Category: Clinical studies

Positive progress for the immunosuppressant monitoring trial

Our Nanodem study to monitor immunosuppressant drugs that prevent rejection in transplant patients, is proceeding well. We now have 12 patients completed and will continue in the next 3 weeks with additional subjects.  In addition, Probe has been invited Munich to join a consortium involving Munich as well as other German, Austrian, Danish, Spanish and…
Read more »

Evaluations continue successfully

Review of first five patients at St Peter’s and continuation of the trial Following the start of the continuous, automatic glucose monitoring trial at St Peter’s Hospital Chertsey a review has been successfully carried out on the data received from the first five patients. The trial now continues with further patients. In addition to the…
Read more »

Successful start to immunosuppressant monitoring trial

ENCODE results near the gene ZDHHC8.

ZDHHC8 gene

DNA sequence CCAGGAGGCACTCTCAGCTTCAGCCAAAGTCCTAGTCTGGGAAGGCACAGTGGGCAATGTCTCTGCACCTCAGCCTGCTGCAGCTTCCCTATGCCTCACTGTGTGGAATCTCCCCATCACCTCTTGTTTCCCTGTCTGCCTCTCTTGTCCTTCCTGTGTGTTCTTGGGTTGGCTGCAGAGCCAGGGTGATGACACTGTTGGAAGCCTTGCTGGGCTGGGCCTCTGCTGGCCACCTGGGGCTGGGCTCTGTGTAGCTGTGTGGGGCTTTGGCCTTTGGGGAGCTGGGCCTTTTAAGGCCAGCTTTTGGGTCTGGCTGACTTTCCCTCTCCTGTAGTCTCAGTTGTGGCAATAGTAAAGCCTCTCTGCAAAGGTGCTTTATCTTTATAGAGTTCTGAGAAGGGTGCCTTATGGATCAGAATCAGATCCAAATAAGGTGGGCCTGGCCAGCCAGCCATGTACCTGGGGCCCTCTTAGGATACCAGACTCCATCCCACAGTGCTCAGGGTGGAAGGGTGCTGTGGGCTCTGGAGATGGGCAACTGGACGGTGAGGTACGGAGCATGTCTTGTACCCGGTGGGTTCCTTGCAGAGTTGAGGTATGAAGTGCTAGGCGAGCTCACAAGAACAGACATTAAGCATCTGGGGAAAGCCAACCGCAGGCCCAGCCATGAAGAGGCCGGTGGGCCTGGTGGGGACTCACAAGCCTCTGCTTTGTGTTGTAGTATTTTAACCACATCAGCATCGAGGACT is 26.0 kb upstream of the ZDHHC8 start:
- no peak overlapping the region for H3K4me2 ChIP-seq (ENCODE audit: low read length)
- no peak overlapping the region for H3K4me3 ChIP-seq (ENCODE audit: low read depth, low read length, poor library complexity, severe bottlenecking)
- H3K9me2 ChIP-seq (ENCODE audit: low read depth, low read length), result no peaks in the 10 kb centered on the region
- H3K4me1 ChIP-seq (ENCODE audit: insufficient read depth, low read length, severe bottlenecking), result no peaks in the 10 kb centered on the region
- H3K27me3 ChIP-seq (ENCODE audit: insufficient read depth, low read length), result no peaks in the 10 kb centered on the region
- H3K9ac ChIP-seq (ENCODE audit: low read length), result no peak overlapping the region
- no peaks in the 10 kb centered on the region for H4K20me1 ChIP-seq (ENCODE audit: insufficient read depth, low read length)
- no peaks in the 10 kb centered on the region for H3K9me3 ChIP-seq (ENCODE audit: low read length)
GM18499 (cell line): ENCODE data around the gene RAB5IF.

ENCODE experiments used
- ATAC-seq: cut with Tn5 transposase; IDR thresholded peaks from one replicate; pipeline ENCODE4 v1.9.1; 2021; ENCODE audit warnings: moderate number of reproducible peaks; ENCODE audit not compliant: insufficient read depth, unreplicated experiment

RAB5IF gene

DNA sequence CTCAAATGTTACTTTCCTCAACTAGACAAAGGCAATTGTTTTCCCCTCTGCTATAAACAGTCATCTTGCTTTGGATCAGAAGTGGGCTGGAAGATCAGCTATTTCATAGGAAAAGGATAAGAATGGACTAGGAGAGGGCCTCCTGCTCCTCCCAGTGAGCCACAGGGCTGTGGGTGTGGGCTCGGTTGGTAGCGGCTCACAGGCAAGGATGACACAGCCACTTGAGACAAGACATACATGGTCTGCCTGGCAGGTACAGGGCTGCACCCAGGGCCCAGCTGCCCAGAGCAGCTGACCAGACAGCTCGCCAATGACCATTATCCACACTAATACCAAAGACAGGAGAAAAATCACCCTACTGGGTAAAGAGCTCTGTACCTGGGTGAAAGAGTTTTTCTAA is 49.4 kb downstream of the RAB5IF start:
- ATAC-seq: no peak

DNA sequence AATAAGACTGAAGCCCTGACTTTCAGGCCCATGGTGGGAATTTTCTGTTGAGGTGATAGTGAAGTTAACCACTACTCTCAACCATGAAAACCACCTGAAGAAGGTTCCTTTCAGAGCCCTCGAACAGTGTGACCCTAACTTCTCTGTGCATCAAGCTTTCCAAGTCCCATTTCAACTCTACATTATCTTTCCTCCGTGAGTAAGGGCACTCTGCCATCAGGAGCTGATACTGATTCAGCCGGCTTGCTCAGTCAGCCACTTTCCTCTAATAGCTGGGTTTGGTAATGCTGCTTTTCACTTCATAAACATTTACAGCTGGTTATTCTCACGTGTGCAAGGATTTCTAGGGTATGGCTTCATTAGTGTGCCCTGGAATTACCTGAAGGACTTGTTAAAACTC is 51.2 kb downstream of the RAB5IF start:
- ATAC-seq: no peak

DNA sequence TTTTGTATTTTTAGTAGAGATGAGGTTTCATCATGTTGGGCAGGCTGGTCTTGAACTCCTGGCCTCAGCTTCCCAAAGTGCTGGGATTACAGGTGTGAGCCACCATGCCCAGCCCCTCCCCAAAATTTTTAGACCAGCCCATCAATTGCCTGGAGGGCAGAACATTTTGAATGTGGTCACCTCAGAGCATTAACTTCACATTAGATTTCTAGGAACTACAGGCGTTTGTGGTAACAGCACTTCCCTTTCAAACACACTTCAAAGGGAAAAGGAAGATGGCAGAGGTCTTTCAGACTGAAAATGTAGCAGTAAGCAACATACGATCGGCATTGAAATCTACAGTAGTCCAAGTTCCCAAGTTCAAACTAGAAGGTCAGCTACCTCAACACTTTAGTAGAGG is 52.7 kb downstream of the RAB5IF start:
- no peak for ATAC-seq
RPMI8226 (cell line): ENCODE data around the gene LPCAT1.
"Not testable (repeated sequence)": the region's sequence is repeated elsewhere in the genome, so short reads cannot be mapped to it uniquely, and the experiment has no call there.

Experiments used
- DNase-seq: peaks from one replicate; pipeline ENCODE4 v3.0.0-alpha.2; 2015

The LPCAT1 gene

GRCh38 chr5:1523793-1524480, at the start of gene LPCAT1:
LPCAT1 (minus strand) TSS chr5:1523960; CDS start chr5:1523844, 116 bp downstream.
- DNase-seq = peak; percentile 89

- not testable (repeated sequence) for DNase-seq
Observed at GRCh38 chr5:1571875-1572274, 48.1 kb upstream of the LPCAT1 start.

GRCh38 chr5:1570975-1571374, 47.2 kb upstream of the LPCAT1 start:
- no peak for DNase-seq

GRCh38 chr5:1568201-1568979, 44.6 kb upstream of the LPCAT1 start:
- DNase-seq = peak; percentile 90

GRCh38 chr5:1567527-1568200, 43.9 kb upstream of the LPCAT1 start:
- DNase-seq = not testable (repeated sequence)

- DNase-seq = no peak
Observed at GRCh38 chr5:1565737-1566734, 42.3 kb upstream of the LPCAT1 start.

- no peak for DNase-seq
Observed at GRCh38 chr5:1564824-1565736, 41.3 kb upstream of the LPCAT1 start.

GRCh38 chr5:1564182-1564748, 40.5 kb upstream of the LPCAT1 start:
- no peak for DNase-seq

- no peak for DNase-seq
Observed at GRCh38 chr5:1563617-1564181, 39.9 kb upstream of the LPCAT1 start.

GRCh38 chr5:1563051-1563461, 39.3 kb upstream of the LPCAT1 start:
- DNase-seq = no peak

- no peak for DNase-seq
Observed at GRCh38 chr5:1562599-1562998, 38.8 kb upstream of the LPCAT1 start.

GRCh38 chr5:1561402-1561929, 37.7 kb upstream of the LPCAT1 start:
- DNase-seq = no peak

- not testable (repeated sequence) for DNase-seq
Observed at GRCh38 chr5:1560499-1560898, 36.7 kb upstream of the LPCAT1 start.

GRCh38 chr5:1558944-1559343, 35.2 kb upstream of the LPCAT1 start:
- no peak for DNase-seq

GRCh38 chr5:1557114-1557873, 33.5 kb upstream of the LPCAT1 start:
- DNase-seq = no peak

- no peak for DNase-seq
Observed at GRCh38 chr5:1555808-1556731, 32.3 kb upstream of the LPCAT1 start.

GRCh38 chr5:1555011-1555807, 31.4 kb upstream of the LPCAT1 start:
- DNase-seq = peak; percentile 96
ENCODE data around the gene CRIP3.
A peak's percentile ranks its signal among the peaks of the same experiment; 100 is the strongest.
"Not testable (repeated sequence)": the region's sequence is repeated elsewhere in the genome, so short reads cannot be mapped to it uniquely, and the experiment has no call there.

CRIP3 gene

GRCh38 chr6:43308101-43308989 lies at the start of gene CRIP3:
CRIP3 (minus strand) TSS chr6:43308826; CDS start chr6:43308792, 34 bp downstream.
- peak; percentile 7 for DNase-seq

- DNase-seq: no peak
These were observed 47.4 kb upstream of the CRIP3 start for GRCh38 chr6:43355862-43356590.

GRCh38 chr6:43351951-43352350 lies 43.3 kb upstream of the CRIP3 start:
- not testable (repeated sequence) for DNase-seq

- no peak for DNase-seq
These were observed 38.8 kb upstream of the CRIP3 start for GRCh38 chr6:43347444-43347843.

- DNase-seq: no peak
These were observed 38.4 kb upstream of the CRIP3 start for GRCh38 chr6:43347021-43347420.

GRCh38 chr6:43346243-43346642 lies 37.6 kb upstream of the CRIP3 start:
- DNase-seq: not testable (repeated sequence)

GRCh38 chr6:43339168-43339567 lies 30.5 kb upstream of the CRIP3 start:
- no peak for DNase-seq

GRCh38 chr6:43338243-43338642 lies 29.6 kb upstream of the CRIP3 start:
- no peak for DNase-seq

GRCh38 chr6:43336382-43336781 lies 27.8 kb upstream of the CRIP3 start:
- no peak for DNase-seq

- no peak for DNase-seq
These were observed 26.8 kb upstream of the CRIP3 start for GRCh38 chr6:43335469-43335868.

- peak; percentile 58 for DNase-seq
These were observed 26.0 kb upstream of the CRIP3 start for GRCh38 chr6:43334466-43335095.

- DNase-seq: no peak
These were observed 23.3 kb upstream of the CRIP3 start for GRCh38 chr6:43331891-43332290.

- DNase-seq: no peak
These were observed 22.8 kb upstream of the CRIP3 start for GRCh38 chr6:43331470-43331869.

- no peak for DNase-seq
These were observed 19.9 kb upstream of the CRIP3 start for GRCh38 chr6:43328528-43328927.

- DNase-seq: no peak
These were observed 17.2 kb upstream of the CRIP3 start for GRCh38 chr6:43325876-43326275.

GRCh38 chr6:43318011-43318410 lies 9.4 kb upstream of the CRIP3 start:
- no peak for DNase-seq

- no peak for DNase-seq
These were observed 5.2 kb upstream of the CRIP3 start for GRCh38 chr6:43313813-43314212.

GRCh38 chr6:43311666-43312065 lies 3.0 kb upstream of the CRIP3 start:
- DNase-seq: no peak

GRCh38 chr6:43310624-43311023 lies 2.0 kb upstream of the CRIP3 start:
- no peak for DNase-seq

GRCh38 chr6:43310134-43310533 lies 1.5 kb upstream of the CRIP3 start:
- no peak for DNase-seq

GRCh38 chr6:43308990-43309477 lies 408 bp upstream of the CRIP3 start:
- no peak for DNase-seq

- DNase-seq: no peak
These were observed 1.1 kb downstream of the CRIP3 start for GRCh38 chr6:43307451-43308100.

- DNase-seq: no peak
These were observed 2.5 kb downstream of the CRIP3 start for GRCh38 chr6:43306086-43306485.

Wednesday 18th April saw the successful start to the Nanodem immunosuppressant monitoring trial in Munich. The first two patients completed their 48 hour monitoring and further patients are planned in the next few days. In addition to monitoring the immunosuppressant cyclosporine, it was also possible to monitor the patient’s glucose. Analysis of dialysate samples are…
Read more »

Advances in antibiotics therapy in the critically ill.

A recent paper by Jean Louis Vincent shows how important continuous therapeutic drug monitoring will be. Infections occur frequently in critically ill patients and their management can be challenging for various reasons, including delayed diagnosis, difficulties identifying causative microorganisms, and the high prevalence of antibiotic-resistant strains. In this review, we briefly discuss the importance of…
Read more »

Latest publication on Interstitial fluid for glucose control

Use of interstitial fluid in tight glycaemic control in ICU is not without risk.  Dr Mark O’Connell comments on a recent paper. Read full article The inherent weakness in all systems that rely on measuring interstitial fluid glucose (e.g. under the skin devices) is that they need clever algorithms to try to predict blood glucose. …
Read more »